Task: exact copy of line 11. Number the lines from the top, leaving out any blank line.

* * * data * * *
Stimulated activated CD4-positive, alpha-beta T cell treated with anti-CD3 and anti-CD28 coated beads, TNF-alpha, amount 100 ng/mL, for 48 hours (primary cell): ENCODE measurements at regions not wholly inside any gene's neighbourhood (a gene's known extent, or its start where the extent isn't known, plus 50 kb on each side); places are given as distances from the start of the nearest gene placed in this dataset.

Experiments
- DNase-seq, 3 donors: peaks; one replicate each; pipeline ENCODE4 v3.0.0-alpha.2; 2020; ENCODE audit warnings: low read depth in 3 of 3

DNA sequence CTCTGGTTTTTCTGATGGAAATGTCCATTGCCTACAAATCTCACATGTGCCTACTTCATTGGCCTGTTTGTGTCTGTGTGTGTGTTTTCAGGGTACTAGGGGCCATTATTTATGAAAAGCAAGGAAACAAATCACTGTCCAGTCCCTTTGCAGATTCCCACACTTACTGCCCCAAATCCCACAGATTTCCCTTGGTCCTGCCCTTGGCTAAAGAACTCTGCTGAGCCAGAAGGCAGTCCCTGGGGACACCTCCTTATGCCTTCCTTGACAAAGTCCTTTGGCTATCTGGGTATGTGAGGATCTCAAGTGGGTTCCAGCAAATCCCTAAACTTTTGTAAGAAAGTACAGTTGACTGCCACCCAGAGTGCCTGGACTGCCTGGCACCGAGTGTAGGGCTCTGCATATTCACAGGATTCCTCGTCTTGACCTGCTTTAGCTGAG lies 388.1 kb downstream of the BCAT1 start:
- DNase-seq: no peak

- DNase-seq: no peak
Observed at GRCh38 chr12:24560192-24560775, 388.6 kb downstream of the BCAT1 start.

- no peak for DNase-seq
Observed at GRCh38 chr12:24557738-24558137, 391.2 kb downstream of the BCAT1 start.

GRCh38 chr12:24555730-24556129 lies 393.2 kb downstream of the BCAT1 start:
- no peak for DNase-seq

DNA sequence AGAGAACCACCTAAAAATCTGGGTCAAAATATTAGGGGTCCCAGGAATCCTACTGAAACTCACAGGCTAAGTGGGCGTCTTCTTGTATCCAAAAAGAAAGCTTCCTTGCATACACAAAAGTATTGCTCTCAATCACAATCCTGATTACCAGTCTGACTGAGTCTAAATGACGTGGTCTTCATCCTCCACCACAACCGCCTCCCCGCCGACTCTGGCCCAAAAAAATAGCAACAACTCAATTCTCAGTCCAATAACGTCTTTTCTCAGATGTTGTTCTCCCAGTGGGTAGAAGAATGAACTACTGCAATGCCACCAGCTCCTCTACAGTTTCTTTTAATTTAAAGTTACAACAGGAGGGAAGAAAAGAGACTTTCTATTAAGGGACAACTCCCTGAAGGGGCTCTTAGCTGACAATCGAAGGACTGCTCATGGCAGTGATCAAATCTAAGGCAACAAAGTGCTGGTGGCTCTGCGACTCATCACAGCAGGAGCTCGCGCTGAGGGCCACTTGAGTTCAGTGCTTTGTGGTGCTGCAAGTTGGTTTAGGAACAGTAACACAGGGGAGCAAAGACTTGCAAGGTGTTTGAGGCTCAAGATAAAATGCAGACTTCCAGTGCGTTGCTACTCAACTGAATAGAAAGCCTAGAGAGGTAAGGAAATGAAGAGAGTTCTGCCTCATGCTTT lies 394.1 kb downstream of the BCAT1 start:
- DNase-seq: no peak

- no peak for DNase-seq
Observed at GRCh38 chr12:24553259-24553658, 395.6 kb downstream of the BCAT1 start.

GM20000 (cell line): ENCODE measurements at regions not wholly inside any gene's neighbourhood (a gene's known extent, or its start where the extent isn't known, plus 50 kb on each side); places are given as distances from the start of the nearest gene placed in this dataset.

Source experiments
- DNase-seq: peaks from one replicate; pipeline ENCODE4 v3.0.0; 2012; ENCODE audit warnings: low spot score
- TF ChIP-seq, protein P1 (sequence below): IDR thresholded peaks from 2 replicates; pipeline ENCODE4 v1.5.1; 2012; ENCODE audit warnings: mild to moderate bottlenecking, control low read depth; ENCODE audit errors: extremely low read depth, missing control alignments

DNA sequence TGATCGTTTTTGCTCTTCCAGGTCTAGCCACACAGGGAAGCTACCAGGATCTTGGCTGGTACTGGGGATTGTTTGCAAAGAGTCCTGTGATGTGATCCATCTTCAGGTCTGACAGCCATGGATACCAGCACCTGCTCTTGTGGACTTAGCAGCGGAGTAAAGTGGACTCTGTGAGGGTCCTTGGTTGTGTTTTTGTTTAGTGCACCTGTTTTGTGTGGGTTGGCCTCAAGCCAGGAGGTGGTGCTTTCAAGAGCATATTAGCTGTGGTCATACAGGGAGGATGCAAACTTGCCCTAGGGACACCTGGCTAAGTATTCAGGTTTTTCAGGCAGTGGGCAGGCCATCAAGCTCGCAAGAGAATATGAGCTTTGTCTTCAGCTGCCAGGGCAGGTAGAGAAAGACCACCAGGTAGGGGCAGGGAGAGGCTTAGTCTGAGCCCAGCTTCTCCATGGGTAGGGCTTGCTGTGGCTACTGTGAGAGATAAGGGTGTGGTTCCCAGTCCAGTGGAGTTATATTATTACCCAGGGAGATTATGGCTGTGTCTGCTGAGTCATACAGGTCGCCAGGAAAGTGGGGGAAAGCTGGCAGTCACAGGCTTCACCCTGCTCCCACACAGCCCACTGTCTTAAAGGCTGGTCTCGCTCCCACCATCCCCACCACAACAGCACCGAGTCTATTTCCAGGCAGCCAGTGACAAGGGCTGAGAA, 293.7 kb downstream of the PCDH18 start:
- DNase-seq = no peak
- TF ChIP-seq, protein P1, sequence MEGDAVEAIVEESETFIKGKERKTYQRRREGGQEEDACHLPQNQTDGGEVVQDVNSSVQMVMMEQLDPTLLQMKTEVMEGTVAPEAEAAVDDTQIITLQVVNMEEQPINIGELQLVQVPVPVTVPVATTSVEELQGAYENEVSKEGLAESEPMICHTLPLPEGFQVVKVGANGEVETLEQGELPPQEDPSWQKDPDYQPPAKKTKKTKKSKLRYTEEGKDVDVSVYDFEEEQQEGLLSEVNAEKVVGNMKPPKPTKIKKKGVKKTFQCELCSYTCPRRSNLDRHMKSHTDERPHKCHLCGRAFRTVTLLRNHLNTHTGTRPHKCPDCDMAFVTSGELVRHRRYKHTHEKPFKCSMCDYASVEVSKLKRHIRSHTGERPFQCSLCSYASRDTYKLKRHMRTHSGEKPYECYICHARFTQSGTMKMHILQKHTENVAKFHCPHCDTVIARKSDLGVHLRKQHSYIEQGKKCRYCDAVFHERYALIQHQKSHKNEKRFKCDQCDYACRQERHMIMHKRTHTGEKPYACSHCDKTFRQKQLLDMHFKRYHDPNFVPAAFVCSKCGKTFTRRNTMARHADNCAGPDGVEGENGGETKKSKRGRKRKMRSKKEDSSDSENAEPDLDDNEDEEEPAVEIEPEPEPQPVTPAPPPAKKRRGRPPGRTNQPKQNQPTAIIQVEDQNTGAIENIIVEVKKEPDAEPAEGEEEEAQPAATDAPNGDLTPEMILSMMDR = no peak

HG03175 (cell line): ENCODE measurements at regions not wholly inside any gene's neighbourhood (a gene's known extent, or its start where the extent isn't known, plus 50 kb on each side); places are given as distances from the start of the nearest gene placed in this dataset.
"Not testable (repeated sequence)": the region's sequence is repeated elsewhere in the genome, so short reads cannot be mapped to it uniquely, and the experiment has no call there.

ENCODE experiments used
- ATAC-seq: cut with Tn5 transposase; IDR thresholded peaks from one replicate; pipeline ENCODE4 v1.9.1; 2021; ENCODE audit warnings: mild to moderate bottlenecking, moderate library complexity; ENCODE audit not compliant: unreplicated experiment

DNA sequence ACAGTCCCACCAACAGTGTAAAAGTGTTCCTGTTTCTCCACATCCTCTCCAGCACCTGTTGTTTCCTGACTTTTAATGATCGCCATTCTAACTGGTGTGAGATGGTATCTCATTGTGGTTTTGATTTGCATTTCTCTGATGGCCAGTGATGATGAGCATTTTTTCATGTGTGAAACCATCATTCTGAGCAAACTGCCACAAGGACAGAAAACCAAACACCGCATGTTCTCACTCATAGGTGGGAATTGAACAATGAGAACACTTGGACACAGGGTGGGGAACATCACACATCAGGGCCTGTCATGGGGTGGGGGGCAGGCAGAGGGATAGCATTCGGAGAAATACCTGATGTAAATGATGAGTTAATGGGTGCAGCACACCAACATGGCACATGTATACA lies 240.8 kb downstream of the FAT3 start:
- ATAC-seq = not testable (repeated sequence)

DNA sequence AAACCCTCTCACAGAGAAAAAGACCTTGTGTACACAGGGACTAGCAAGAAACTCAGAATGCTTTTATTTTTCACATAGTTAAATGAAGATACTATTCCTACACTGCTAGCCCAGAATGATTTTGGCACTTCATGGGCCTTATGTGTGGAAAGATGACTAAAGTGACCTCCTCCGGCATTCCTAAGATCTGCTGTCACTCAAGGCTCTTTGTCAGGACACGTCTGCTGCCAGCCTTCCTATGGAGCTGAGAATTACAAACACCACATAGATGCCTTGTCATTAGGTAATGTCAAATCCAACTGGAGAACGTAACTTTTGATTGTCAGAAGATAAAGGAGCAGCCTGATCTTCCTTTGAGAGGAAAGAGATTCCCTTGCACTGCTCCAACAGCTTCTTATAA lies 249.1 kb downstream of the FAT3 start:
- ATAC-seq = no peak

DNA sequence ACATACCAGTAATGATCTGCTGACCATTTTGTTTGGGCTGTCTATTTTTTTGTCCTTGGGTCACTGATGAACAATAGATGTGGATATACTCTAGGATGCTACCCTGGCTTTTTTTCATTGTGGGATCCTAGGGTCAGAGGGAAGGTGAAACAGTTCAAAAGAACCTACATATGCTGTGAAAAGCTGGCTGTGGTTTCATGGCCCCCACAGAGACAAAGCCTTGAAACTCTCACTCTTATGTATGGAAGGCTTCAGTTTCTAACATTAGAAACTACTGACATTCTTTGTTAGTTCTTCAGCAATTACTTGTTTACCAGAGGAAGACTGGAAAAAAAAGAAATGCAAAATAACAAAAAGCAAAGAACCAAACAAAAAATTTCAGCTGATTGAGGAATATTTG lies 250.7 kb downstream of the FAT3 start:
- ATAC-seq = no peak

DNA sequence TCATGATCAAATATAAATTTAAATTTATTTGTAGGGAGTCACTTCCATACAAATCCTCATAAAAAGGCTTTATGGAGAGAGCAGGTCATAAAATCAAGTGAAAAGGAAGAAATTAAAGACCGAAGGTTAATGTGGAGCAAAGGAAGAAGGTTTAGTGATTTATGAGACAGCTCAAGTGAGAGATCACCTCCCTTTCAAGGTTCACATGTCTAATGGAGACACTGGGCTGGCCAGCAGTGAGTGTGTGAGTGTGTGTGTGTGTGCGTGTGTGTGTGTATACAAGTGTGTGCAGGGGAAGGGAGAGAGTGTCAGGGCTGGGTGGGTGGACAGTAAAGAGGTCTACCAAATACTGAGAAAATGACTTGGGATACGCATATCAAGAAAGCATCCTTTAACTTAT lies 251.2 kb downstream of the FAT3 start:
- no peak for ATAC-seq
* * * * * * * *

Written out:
- no peak for DNase-seq